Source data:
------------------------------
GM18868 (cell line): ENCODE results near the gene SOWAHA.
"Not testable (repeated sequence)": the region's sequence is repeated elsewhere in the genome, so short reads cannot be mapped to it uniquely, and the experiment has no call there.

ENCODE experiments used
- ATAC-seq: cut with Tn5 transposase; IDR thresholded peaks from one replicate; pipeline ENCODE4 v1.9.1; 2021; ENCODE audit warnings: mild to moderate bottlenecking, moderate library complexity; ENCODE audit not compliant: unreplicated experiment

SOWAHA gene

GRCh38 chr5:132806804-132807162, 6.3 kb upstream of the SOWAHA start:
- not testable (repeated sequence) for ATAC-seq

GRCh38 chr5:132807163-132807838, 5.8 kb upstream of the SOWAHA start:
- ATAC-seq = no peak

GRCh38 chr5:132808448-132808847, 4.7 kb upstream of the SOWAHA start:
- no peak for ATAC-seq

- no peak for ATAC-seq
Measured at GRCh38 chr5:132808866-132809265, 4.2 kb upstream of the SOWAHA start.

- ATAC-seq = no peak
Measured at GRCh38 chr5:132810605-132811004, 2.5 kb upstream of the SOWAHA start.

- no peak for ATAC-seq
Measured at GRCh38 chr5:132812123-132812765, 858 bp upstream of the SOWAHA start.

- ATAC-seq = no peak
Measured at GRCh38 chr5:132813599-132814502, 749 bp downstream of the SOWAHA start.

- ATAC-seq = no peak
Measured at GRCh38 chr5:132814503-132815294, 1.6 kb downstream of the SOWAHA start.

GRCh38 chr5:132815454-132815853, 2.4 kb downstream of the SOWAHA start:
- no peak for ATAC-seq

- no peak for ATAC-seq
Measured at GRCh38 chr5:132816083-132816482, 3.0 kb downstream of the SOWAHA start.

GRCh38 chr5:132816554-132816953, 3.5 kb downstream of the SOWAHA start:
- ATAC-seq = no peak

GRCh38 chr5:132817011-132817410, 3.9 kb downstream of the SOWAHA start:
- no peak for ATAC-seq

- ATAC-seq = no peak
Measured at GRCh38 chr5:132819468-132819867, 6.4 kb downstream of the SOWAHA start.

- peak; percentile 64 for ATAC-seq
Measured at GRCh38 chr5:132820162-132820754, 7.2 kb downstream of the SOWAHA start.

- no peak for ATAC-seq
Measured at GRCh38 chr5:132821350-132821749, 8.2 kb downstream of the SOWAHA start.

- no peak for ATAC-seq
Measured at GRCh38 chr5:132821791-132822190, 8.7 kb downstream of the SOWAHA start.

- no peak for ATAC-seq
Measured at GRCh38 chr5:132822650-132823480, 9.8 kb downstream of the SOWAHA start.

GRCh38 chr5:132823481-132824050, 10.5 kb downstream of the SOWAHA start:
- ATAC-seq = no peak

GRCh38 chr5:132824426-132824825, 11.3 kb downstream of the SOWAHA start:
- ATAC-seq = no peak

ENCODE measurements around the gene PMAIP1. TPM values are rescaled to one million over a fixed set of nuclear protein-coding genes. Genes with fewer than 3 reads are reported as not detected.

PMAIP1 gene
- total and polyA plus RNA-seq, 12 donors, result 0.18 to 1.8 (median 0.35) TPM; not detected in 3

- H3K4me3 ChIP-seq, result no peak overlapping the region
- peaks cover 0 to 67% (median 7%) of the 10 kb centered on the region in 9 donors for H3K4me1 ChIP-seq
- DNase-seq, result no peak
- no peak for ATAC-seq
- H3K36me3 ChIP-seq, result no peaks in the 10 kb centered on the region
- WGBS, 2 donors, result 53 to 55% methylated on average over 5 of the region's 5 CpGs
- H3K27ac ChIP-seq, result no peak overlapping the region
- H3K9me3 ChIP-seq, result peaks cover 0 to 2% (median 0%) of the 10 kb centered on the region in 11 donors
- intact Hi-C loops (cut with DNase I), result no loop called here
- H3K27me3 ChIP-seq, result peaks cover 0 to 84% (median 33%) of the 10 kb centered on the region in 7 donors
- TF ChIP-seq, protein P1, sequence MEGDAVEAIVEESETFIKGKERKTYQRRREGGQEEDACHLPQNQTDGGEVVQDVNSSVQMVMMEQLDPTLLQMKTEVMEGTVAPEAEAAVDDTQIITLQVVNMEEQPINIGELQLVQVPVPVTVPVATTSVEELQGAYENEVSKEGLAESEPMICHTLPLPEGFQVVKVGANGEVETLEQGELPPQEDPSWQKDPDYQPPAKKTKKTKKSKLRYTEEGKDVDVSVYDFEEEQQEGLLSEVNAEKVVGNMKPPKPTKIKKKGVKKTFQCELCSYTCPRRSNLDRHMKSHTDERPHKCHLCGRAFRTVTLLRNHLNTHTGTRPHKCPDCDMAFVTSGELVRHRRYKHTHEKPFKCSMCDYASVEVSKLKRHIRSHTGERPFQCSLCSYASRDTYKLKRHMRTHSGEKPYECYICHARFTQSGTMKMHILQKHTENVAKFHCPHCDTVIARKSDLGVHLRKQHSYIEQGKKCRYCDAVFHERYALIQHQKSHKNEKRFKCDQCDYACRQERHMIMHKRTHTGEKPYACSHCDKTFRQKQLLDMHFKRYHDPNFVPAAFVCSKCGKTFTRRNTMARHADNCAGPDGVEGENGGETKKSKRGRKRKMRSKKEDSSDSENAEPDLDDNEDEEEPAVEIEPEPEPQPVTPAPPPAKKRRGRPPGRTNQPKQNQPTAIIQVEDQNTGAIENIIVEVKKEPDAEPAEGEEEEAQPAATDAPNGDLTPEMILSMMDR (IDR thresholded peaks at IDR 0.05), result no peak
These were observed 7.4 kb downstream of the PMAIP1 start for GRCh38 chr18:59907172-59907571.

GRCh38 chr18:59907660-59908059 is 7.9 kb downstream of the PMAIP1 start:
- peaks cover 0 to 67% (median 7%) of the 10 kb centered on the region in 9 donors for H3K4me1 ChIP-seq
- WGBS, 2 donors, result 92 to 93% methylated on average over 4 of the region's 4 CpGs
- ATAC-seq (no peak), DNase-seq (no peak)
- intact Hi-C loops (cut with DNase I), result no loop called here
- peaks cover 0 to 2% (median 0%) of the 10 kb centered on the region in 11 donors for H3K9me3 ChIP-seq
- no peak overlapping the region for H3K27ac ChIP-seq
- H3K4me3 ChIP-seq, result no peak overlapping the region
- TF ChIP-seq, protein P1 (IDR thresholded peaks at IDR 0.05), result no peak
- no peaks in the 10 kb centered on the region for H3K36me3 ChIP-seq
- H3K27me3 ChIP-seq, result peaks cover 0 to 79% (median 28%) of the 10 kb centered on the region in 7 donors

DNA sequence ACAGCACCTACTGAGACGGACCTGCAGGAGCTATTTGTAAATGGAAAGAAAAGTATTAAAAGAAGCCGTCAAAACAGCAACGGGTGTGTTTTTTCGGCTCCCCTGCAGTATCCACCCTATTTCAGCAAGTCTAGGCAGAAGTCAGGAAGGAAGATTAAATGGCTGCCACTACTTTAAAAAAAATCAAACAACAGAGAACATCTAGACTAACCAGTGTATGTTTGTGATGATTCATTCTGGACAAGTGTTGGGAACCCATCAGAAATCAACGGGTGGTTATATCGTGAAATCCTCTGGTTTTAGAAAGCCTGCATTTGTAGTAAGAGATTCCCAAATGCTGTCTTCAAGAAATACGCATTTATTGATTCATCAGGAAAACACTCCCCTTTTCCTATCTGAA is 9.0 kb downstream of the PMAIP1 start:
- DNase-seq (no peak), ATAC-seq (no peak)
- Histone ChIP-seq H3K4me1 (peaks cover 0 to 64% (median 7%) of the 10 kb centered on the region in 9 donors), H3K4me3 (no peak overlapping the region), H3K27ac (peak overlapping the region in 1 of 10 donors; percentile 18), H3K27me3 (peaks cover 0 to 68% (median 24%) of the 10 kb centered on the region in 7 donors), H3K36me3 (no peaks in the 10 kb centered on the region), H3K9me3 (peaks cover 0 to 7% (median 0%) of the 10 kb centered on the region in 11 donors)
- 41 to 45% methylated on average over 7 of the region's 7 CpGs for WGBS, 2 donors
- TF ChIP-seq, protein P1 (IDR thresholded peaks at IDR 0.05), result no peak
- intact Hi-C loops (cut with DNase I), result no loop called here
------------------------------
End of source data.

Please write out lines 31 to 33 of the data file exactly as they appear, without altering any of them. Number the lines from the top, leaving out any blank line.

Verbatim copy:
Measured at GRCh38 chr5:132819468-132819867, 6.4 kb downstream of the SOWAHA start.

- peak; percentile 64 for ATAC-seq
Measured at GRCh38 chr5:132820162-132820754, 7.2 kb downstream of the SOWAHA start.